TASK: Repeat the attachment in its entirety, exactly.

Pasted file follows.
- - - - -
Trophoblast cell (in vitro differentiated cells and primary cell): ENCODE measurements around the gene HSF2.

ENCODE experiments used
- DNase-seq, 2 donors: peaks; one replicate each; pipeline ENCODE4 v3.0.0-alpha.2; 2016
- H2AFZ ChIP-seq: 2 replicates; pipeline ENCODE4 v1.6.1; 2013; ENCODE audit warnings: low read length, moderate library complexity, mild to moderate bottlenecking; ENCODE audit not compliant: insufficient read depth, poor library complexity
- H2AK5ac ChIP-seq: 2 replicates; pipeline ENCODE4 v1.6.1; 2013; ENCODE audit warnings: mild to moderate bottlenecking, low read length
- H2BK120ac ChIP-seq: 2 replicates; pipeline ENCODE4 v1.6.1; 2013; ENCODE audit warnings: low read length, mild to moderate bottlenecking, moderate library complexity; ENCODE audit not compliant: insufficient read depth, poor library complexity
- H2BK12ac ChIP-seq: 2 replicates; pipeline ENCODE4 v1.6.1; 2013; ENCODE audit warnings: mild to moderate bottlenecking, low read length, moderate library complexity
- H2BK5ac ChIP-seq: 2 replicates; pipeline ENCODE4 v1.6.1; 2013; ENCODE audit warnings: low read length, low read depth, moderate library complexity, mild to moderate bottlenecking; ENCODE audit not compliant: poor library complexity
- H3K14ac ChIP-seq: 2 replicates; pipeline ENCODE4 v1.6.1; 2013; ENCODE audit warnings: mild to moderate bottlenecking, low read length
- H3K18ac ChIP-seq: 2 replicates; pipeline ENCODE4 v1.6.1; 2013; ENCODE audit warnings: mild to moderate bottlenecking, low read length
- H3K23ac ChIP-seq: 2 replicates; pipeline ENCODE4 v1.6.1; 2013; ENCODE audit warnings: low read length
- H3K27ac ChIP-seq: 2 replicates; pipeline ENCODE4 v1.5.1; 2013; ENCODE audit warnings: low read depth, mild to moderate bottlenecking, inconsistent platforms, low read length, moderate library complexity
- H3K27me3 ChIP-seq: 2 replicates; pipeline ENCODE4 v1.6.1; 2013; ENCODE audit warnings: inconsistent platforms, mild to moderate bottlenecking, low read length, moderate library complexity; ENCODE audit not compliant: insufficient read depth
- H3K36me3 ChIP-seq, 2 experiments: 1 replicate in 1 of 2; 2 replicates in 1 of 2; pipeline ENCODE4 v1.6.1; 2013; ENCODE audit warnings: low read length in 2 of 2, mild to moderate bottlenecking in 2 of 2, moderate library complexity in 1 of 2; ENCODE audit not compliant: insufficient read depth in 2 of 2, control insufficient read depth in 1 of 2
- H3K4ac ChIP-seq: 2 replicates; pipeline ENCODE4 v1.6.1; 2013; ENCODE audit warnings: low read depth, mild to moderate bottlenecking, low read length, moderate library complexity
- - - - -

Trophoblast cell (in vitro differentiated cells and primary cell): ENCODE measurements around the gene HSF2.

ENCODE experiments used
- DNase-seq, 2 donors: peaks; one replicate each; pipeline ENCODE4 v3.0.0-alpha.2; 2016
- H2AFZ ChIP-seq: 2 replicates; pipeline ENCODE4 v1.6.1; 2013; ENCODE audit warnings: low read length, moderate library complexity, mild to moderate bottlenecking; ENCODE audit not compliant: insufficient read depth, poor library complexity
- H2AK5ac ChIP-seq: 2 replicates; pipeline ENCODE4 v1.6.1; 2013; ENCODE audit warnings: mild to moderate bottlenecking, low read length
- H2BK120ac ChIP-seq: 2 replicates; pipeline ENCODE4 v1.6.1; 2013; ENCODE audit warnings: low read length, mild to moderate bottlenecking, moderate library complexity; ENCODE audit not compliant: insufficient read depth, poor library complexity
- H2BK12ac ChIP-seq: 2 replicates; pipeline ENCODE4 v1.6.1; 2013; ENCODE audit warnings: mild to moderate bottlenecking, low read length, moderate library complexity
- H2BK5ac ChIP-seq: 2 replicates; pipeline ENCODE4 v1.6.1; 2013; ENCODE audit warnings: low read length, low read depth, moderate library complexity, mild to moderate bottlenecking; ENCODE audit not compliant: poor library complexity
- H3K14ac ChIP-seq: 2 replicates; pipeline ENCODE4 v1.6.1; 2013; ENCODE audit warnings: mild to moderate bottlenecking, low read length
- H3K18ac ChIP-seq: 2 replicates; pipeline ENCODE4 v1.6.1; 2013; ENCODE audit warnings: mild to moderate bottlenecking, low read length
- H3K23ac ChIP-seq: 2 replicates; pipeline ENCODE4 v1.6.1; 2013; ENCODE audit warnings: low read length
- H3K27ac ChIP-seq: 2 replicates; pipeline ENCODE4 v1.5.1; 2013; ENCODE audit warnings: low read depth, mild to moderate bottlenecking, inconsistent platforms, low read length, moderate library complexity
- H3K27me3 ChIP-seq: 2 replicates; pipeline ENCODE4 v1.6.1; 2013; ENCODE audit warnings: inconsistent platforms, mild to moderate bottlenecking, low read length, moderate library complexity; ENCODE audit not compliant: insufficient read depth
- H3K36me3 ChIP-seq, 2 experiments: 1 replicate in 1 of 2; 2 replicates in 1 of 2; pipeline ENCODE4 v1.6.1; 2013; ENCODE audit warnings: low read length in 2 of 2, mild to moderate bottlenecking in 2 of 2, moderate library complexity in 1 of 2; ENCODE audit not compliant: insufficient read depth in 2 of 2, control insufficient read depth in 1 of 2
- H3K4ac ChIP-seq: 2 replicates; pipeline ENCODE4 v1.6.1; 2013; ENCODE audit warnings: low read depth, mild to moderate bottlenecking, low read length, moderate library complexity